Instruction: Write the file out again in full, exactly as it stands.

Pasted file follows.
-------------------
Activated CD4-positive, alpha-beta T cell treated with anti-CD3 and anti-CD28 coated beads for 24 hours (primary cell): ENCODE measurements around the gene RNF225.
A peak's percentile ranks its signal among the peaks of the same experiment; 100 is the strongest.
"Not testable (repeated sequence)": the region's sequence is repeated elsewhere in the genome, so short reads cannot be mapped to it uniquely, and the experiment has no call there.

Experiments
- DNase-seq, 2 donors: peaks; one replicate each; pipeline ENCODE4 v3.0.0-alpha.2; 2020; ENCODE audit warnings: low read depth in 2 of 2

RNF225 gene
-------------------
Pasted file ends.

Activated CD4-positive, alpha-beta T cell treated with anti-CD3 and anti-CD28 coated beads for 24 hours (primary cell): ENCODE measurements around the gene RNF225.
A peak's percentile ranks its signal among the peaks of the same experiment; 100 is the strongest.
"Not testable (repeated sequence)": the region's sequence is repeated elsewhere in the genome, so short reads cannot be mapped to it uniquely, and the experiment has no call there.

Experiments
- DNase-seq, 2 donors: peaks; one replicate each; pipeline ENCODE4 v3.0.0-alpha.2; 2020; ENCODE audit warnings: low read depth in 2 of 2

RNF225 gene